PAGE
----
Talk:Global Statistical Speed Matrix

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Storage capacity

Even if you were to take, say 7 bits for speed (128), 5 bits for number of gpx points and 14 bits for elevation and managed to compress it all down to 5% of the uncompressed size, there would be (for 24*7 time slots and global coverage) over 6 Terabytes of data (if you manage to additionally exclude the seas covering 70% of the globe). Alv 09:37, 17 June 2009 (UTC)

That would be a problem only if roads were everywhere on the planet. But there is majority of the continent area where there is no roads, so there will be no data records addressed in those places, which - I believe - gives us a lot of savings. But few simulations need to be done in order to prove this theory. DrJolo 11:37, 17 June 2009 (UTC)
There is still no problem even if I am wrong with my theory. In that case segmentation into continents would be a must. DrJolo 11:56, 17 June 2009 (UTC)
As an example, using an estimated average width and total length of highways for Finland, they seem to cover roughly 1% of the total land area. Percentage of occupied tiles would likely be somewhat higher. This was in part taken into account in that 5% figure above. If the 95% compression ratio were possible even after dropping the empty records, it'd still be 60 gigabytes. My guess would be less compression (60% -> 480 GB), but compared to the uncompressed Planet.osm of 150 GB it's then possible that it could be roughly of the same size but others would love to hear the results of your simulations/feasibility tests. Alv 12:07, 17 June 2009 (UTC)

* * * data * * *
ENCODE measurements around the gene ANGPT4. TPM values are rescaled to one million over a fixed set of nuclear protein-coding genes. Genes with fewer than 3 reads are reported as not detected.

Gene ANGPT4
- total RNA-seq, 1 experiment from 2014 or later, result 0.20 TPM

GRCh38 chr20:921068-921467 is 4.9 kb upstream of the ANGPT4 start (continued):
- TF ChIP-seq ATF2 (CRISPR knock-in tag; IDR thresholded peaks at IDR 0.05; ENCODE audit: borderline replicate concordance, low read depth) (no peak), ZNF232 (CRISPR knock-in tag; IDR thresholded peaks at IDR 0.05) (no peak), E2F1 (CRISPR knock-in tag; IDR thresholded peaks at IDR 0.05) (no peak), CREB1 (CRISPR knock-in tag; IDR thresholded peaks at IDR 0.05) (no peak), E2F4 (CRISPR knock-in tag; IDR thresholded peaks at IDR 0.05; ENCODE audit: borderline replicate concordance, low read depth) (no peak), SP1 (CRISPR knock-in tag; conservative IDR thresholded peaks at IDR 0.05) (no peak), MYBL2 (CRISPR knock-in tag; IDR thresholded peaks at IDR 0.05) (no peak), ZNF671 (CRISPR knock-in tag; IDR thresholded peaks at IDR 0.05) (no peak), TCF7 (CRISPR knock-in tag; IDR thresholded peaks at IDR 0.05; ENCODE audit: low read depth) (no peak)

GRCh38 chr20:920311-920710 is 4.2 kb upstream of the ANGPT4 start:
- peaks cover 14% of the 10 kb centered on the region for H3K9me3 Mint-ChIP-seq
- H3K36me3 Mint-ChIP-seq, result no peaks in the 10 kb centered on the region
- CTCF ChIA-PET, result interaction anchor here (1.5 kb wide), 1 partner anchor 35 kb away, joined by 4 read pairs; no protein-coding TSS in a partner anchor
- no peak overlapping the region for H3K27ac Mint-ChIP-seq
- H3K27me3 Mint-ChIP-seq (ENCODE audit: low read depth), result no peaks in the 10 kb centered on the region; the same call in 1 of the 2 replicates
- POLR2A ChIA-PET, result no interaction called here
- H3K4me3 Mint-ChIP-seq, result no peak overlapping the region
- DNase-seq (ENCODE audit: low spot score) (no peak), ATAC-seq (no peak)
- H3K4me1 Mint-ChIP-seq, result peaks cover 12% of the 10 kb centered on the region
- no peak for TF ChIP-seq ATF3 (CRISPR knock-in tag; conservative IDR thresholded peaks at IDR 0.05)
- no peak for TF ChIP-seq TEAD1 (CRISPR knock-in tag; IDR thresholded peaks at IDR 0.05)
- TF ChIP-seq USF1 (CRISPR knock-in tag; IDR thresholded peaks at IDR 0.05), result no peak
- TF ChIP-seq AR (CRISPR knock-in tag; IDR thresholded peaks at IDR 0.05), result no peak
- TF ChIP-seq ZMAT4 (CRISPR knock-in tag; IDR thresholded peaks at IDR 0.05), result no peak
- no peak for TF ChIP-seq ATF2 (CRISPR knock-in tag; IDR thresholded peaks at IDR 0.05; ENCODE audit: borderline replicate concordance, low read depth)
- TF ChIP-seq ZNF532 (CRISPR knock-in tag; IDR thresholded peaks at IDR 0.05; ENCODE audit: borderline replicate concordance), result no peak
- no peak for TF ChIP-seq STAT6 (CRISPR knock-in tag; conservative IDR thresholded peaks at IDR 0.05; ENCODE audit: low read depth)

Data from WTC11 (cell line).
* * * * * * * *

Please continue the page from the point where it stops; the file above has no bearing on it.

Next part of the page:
There are few ways you can cope with storage capacity issue: segmentation into continents, variable cell width/height starting from 10 seconds on the equator (instead of 1 second suggested before), but I am not sure if putting so much complexity will be a big benefit in routing process, and finally hope, that hard-drive capacity will grow up faster than amount of data uploaded. ;-) DrJolo 00:44, 18 June 2009 (UTC)

Potential issues

Interesting concept. I wonder how places like this: http://www.openstreetmap.org/?lat=51.07582&lon=-0.2035&zoom=17&layers=B000FTF will work out, where you have totally different speed roads running very close together. Also in Tokyo where you have motorway running on top of tertiary roads? Obviously one has to make sure that only car tracks are included. Also, how can you tell the difference between mappers pulling over to decied where to map next, and being stuck in a traffic jam? Will GPX files need to be made with certain "rules" in mind? Daveemtb 12:28, 17 June 2009 (UTC)

It will work out everywhere, but in cells like those, you mentioned above, GS^2M taken alone will be extremely inaccurate. I am rather an optimist and IMHO it will not be a big problem especially if your trip is more than 10 km. Perhaps variable cell size will solve this issue, but this is a story of far far future. Taking average speed from road type together with GS^2M could a solution as well. Mappers pulling over are not a problem as long as you take NMEA/GPX points only with non-zero speed value to contribute an average values. Siplicity rule says that you take NMEA/GPX files as they are - there should be no need to made them with certain "rules" in mind. I believe in rules of statistic, they will take place sooner or later. DrJolo 23:13, 18 June 2009 (UTC)

Speeds by day/time

I'm hugely in favor of a project like this, but I think it's only valuable if it knows average speeds organized by time of day (for rush hour), possibly by day of week (businesses are closed on weekends), and maybe, if it's doable, by something even larger to account for holidays (everyone travels on Thanksgiving). But how would we store these without making the dataset expand to an unmanageable size? I have a couple ideas, but has anyone else thought about this at all? --BigPeteB 15:20, 19 July 2010 (UTC)